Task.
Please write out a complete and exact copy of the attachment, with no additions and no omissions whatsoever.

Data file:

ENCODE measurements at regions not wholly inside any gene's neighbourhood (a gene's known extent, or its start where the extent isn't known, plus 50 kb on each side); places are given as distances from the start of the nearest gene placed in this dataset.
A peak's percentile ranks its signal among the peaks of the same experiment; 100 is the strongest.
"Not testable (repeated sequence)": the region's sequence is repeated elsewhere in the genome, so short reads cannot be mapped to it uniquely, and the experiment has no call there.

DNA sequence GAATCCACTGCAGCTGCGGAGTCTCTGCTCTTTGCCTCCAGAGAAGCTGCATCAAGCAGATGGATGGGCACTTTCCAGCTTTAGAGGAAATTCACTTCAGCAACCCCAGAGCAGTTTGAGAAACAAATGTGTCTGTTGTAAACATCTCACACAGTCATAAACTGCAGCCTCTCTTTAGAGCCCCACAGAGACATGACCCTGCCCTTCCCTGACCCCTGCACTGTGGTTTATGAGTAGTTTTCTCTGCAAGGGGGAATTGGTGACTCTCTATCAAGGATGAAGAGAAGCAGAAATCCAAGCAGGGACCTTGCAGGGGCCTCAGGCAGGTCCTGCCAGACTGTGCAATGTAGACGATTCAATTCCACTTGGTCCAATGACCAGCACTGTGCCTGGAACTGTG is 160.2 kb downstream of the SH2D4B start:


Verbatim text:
ENCODE measurements at regions not wholly inside any gene's neighbourhood (a gene's known extent, or its start where the extent isn't known, plus 50 kb on each side); places are given as distances from the start of the nearest gene placed in this dataset.
A peak's percentile ranks its signal among the peaks of the same experiment; 100 is the strongest.
"Not testable (repeated sequence)": the region's sequence is repeated elsewhere in the genome, so short reads cannot be mapped to it uniquely, and the experiment has no call there.

DNA sequence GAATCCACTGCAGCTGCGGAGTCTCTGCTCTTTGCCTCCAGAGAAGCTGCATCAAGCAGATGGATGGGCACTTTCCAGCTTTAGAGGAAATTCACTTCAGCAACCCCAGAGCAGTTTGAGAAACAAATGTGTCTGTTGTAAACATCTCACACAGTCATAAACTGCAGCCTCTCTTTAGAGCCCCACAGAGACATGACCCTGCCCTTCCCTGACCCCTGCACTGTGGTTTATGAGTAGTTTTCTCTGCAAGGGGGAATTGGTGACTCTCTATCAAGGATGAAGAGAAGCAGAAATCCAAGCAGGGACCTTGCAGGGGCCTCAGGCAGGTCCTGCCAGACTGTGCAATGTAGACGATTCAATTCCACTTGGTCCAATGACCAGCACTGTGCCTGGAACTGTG is 160.2 kb downstream of the SH2D4B start: